"Eventually, the APU was started, indicating the MC likely later used it in an attempted Auto Turbine Start (ATS-)-assisted airstart (Tab J-181 and DD-15)."

        "The airspeed and later use of the APU suggest that both windmilling and APU-assisted airstarts were attempted (Tab DD-7, Tab J-181)."

        "There is no DFDR data to definitively confirm whether an engine airstart attempt was made (Tab J-36)."

        "There is no DFDR data to validate whether or not a left engine airstart attempt was made; however, the applicable checklists would have directed an airstart attempt (Tab AA-3 to AA-15). Attempts to airstart the left engine would have been aborted by the FADEC due to the damaged N1 (fan RPM) probe (Tab J-35)."

        seems you read a different report.
        The DFDR quit (by design) well before any airstart could have been attempted (as BoeingBobby confirms above). They would need to drift down below 37,000ft to start the APU (also not on the DFDR but obvious because the APU door was found open). The left engine was impossible to airstart because FADEC shut it down. The right engine was impossible to airstart because the run switch was in the off position. Had that switch been in the on position, there would be nothing preventing it from restarting.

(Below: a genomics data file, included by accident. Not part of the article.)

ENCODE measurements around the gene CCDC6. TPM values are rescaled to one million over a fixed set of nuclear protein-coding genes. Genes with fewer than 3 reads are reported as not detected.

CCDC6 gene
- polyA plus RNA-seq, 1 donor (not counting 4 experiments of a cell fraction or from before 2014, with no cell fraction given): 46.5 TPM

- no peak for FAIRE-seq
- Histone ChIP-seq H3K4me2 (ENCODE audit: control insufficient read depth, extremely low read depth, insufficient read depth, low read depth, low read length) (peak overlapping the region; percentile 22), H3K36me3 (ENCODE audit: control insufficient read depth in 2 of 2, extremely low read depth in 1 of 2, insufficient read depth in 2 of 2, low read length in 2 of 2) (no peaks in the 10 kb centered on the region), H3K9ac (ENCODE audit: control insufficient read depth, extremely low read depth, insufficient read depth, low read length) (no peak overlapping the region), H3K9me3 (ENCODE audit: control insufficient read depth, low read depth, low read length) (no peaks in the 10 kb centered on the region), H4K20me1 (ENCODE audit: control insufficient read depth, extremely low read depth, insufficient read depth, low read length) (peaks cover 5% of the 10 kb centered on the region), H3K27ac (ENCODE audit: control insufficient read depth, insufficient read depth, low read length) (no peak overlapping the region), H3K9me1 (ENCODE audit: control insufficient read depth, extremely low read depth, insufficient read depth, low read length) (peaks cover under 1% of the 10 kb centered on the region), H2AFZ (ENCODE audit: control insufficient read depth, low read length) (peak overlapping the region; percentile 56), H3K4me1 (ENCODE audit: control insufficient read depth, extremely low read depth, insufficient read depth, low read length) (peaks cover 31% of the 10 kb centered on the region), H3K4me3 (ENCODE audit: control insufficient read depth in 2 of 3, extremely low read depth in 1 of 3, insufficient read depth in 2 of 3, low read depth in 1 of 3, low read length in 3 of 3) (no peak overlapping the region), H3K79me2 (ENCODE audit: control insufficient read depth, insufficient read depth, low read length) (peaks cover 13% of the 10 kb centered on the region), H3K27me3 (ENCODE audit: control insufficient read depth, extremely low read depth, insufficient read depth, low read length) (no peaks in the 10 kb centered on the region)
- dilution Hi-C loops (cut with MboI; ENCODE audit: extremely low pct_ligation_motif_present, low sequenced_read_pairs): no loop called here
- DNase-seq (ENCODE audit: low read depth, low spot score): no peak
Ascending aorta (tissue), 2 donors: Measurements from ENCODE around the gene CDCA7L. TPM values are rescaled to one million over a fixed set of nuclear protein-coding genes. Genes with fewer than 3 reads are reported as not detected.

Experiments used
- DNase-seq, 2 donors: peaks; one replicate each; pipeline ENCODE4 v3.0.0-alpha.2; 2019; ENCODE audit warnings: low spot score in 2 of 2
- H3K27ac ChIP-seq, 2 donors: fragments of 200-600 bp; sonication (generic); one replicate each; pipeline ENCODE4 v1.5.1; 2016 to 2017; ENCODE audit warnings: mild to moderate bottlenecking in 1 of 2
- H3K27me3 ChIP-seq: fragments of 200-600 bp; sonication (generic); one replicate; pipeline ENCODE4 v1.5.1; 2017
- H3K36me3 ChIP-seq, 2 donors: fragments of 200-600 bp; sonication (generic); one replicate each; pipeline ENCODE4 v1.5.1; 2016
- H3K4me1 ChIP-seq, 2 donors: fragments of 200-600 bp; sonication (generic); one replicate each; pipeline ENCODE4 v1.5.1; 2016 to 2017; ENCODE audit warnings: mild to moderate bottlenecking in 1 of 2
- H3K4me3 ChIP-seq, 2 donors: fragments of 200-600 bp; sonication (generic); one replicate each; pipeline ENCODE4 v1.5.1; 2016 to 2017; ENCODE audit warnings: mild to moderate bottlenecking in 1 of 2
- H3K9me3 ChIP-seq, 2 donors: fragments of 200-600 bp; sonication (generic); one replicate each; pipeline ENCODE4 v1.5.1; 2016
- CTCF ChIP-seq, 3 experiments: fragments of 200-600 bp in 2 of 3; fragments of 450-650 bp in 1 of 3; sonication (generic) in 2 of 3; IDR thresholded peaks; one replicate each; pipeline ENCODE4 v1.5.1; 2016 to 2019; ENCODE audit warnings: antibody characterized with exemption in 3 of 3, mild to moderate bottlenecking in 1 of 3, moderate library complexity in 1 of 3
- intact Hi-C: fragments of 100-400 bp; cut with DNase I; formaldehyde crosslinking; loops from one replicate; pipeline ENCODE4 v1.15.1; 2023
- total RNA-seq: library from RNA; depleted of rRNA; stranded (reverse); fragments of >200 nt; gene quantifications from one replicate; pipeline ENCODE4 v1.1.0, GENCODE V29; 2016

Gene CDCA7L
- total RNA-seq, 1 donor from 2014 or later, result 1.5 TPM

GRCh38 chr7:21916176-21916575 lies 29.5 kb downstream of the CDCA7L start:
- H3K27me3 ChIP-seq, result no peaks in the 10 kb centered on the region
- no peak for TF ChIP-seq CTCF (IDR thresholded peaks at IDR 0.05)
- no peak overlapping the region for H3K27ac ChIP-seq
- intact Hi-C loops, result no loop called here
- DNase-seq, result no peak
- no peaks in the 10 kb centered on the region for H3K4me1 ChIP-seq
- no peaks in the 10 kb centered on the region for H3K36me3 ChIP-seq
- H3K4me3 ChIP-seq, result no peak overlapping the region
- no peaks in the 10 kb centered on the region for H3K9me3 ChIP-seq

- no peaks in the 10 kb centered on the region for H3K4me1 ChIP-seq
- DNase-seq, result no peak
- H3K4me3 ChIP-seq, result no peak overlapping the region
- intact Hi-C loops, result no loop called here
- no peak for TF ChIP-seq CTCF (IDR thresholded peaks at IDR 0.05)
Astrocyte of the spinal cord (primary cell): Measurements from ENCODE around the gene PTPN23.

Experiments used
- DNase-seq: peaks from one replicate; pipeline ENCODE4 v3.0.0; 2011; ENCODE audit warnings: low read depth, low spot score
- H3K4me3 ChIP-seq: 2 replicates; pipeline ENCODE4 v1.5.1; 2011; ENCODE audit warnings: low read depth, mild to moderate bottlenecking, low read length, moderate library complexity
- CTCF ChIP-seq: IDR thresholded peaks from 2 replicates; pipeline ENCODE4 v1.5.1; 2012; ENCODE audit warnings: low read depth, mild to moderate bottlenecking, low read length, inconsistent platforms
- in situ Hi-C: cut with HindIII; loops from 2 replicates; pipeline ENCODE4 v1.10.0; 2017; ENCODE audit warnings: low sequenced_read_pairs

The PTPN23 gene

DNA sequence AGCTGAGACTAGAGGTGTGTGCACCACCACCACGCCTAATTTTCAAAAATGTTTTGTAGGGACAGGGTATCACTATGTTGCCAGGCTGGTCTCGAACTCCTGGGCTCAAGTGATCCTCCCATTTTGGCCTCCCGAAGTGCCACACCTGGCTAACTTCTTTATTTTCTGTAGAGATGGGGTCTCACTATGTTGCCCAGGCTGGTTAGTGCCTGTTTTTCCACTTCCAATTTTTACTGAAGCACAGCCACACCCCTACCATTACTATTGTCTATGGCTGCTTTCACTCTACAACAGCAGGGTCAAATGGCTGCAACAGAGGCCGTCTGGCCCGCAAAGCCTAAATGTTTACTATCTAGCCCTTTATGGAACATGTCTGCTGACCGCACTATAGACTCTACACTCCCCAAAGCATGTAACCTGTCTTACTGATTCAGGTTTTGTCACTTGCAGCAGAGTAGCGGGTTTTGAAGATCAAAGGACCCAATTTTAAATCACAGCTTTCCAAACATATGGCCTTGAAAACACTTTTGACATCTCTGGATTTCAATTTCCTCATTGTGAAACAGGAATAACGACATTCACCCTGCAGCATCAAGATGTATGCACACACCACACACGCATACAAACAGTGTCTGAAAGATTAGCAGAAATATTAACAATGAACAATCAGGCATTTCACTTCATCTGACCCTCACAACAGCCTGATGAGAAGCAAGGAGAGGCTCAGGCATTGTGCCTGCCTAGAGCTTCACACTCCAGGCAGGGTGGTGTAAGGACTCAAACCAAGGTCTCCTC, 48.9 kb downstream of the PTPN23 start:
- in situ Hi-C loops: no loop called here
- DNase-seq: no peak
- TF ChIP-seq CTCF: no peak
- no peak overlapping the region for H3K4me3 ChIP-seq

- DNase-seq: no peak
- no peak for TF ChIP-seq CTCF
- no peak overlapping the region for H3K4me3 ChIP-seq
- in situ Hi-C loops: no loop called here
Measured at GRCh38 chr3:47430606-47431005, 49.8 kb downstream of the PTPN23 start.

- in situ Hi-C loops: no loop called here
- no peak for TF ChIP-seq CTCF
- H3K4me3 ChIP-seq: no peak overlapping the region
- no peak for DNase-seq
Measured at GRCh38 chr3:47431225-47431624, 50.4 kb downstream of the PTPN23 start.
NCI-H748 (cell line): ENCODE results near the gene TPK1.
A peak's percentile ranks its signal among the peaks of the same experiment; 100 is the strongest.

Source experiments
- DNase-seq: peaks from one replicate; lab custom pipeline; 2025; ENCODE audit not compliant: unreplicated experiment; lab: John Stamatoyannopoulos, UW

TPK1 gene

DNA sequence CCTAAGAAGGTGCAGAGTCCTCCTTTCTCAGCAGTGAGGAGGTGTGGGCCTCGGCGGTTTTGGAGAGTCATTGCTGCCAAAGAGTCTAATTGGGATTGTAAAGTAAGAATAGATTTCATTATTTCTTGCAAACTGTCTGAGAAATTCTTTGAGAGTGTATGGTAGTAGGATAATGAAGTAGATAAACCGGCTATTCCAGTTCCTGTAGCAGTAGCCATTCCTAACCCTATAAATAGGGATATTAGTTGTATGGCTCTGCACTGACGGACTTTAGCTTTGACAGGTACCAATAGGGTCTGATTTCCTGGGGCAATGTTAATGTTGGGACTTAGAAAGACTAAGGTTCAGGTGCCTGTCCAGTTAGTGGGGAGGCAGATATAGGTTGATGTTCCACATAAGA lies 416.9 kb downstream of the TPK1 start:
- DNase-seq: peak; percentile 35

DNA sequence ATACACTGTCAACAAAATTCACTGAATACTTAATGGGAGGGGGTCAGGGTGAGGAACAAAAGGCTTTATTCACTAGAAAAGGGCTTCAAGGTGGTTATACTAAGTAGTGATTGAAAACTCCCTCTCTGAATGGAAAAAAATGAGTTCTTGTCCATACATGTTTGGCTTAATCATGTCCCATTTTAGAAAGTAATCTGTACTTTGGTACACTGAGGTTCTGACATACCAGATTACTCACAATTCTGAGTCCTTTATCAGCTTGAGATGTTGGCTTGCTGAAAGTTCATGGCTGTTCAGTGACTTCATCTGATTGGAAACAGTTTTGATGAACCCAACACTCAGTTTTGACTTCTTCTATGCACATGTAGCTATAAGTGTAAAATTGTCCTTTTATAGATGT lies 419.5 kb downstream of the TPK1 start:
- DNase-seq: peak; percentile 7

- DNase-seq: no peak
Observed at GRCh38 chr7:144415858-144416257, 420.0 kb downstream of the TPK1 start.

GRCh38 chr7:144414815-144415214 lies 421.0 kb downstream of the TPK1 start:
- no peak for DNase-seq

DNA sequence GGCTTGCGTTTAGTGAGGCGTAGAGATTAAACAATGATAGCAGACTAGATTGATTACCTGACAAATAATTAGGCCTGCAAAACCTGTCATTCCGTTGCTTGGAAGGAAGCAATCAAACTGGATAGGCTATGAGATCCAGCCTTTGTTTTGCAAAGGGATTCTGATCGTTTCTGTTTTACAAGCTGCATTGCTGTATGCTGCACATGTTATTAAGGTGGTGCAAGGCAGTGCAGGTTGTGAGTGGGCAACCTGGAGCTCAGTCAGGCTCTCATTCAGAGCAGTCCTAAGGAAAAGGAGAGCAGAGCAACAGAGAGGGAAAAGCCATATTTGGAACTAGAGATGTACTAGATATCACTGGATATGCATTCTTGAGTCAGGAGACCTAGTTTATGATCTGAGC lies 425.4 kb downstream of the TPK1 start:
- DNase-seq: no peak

Unfortunately, TeeVee, in this case, some things need to be deduced without the benefit of DFDR data. Fortunately, we possess the power of deduction.

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        • #64
          Originally posted by Evan View Post